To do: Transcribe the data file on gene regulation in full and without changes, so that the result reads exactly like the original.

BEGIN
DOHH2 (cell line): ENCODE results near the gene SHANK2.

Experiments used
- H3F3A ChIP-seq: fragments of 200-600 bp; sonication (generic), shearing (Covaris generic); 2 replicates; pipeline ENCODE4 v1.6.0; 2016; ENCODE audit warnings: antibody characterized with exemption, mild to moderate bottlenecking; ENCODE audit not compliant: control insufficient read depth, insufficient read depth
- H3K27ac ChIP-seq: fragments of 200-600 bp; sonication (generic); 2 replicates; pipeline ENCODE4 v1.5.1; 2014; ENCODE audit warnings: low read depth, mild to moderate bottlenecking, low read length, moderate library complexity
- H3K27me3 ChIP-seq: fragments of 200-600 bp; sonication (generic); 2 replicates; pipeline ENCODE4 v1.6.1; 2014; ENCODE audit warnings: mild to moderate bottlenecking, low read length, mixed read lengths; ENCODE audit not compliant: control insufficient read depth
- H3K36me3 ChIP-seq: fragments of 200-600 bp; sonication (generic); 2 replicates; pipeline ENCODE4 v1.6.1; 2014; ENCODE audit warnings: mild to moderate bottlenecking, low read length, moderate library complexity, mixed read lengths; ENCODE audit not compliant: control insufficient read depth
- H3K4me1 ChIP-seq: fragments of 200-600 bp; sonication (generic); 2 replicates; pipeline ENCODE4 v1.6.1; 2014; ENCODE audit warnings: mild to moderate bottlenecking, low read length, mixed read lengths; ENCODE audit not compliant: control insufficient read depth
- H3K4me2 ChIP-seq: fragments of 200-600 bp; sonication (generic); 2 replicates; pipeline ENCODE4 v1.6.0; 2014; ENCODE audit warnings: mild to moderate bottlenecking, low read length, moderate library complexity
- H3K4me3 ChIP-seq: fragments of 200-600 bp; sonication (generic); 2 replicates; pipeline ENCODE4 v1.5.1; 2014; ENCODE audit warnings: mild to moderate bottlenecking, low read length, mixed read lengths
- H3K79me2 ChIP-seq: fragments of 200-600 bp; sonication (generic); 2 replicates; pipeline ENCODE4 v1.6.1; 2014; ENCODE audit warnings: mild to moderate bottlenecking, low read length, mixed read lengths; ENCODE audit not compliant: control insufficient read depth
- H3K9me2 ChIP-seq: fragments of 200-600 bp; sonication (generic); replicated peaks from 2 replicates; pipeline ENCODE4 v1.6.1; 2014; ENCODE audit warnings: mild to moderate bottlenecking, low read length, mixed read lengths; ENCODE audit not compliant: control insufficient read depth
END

DOHH2 (cell line): ENCODE results near the gene SHANK2.

Experiments used
- H3F3A ChIP-seq: fragments of 200-600 bp; sonication (generic), shearing (Covaris generic); 2 replicates; pipeline ENCODE4 v1.6.0; 2016; ENCODE audit warnings: antibody characterized with exemption, mild to moderate bottlenecking; ENCODE audit not compliant: control insufficient read depth, insufficient read depth
- H3K27ac ChIP-seq: fragments of 200-600 bp; sonication (generic); 2 replicates; pipeline ENCODE4 v1.5.1; 2014; ENCODE audit warnings: low read depth, mild to moderate bottlenecking, low read length, moderate library complexity
- H3K27me3 ChIP-seq: fragments of 200-600 bp; sonication (generic); 2 replicates; pipeline ENCODE4 v1.6.1; 2014; ENCODE audit warnings: mild to moderate bottlenecking, low read length, mixed read lengths; ENCODE audit not compliant: control insufficient read depth
- H3K36me3 ChIP-seq: fragments of 200-600 bp; sonication (generic); 2 replicates; pipeline ENCODE4 v1.6.1; 2014; ENCODE audit warnings: mild to moderate bottlenecking, low read length, moderate library complexity, mixed read lengths; ENCODE audit not compliant: control insufficient read depth
- H3K4me1 ChIP-seq: fragments of 200-600 bp; sonication (generic); 2 replicates; pipeline ENCODE4 v1.6.1; 2014; ENCODE audit warnings: mild to moderate bottlenecking, low read length, mixed read lengths; ENCODE audit not compliant: control insufficient read depth
- H3K4me2 ChIP-seq: fragments of 200-600 bp; sonication (generic); 2 replicates; pipeline ENCODE4 v1.6.0; 2014; ENCODE audit warnings: mild to moderate bottlenecking, low read length, moderate library complexity
- H3K4me3 ChIP-seq: fragments of 200-600 bp; sonication (generic); 2 replicates; pipeline ENCODE4 v1.5.1; 2014; ENCODE audit warnings: mild to moderate bottlenecking, low read length, mixed read lengths
- H3K79me2 ChIP-seq: fragments of 200-600 bp; sonication (generic); 2 replicates; pipeline ENCODE4 v1.6.1; 2014; ENCODE audit warnings: mild to moderate bottlenecking, low read length, mixed read lengths; ENCODE audit not compliant: control insufficient read depth
- H3K9me2 ChIP-seq: fragments of 200-600 bp; sonication (generic); replicated peaks from 2 replicates; pipeline ENCODE4 v1.6.1; 2014; ENCODE audit warnings: mild to moderate bottlenecking, low read length, mixed read lengths; ENCODE audit not compliant: control insufficient read depth